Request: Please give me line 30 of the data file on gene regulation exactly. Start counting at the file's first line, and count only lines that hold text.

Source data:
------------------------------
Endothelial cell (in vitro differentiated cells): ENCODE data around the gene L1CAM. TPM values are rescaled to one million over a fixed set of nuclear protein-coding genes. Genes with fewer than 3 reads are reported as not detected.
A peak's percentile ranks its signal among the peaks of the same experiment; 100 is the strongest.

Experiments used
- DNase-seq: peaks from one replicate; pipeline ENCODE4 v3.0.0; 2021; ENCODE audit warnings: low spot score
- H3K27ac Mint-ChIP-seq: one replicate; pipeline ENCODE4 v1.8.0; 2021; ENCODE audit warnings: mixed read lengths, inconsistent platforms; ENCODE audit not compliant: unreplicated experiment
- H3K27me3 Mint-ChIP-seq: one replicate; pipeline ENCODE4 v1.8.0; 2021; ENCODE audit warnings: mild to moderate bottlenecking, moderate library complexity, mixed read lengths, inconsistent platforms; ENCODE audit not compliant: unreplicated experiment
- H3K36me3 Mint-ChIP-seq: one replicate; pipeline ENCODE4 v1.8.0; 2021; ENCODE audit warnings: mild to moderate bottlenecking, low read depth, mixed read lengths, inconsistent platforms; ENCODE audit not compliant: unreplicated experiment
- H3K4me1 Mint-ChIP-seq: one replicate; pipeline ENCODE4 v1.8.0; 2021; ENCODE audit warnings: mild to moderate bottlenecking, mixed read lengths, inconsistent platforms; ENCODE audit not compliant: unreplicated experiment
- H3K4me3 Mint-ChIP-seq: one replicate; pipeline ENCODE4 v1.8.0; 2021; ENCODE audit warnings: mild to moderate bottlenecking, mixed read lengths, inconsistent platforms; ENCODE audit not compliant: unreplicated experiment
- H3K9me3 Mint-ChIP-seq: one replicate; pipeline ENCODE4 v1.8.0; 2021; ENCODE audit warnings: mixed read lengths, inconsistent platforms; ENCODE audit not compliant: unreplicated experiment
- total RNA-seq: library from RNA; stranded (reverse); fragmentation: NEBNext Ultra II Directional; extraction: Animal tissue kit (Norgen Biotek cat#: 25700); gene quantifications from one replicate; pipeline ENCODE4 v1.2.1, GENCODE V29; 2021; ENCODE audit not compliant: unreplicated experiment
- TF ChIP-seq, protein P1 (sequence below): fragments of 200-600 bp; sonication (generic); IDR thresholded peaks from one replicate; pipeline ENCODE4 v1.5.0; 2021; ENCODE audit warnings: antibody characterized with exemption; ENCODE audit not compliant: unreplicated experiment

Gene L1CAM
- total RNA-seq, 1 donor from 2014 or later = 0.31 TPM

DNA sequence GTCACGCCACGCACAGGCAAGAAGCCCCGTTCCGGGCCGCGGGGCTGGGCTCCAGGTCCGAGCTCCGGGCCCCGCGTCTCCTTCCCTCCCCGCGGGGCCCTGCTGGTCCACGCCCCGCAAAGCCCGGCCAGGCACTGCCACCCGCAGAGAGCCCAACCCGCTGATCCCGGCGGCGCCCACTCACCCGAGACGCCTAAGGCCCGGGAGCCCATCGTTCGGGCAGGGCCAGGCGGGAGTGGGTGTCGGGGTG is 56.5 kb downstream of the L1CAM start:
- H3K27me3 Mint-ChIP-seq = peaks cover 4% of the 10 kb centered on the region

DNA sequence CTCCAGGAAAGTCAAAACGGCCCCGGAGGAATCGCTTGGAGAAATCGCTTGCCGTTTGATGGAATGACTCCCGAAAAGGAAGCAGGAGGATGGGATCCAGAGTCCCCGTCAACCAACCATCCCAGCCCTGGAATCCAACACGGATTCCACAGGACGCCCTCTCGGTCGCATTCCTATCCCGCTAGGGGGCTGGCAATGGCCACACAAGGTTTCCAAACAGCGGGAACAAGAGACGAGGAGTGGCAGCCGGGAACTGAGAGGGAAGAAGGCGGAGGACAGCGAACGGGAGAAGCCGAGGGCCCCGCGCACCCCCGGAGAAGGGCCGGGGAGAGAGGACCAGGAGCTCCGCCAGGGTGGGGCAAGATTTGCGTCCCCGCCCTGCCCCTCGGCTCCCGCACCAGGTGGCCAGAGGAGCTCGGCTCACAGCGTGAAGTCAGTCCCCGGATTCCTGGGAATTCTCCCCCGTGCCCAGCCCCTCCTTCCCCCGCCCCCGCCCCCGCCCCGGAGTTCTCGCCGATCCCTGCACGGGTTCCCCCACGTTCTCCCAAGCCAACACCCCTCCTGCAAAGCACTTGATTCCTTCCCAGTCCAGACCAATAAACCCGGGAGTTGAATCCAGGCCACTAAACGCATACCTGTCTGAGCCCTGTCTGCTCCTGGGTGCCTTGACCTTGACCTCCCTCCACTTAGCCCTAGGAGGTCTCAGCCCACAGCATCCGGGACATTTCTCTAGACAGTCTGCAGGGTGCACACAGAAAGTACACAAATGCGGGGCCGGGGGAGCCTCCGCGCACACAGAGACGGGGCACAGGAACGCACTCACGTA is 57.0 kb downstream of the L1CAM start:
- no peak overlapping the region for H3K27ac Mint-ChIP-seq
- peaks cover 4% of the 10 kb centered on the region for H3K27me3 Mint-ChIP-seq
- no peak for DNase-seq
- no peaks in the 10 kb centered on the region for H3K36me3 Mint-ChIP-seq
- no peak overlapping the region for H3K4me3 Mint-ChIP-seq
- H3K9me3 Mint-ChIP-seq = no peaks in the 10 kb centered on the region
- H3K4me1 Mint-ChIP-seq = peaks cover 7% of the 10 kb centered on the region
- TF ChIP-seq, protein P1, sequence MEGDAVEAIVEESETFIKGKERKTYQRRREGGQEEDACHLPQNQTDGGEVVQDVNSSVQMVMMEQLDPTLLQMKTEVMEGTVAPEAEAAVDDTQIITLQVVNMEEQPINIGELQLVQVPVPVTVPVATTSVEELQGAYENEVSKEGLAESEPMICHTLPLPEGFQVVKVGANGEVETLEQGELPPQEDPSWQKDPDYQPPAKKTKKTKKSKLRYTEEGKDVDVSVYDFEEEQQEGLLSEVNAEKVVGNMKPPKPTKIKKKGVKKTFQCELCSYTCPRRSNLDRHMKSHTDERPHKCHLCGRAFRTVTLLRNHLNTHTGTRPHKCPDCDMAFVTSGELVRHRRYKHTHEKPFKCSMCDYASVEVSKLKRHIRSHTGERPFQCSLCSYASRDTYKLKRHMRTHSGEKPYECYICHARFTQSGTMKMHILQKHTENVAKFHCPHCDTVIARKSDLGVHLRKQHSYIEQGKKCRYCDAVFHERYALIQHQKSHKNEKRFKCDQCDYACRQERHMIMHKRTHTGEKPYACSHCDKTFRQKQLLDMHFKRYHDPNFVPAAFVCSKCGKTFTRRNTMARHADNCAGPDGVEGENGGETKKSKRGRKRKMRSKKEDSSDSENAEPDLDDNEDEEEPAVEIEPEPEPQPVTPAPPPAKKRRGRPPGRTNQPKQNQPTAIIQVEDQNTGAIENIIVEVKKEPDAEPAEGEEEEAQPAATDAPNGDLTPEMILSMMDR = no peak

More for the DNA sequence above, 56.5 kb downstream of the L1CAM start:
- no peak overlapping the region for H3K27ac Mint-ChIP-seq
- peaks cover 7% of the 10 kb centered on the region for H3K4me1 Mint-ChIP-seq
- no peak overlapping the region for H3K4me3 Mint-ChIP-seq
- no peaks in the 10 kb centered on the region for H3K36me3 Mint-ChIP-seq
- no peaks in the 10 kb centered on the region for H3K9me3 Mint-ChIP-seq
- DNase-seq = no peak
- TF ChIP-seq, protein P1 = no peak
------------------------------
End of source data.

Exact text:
- no peaks in the 10 kb centered on the region for H3K36me3 Mint-ChIP-seq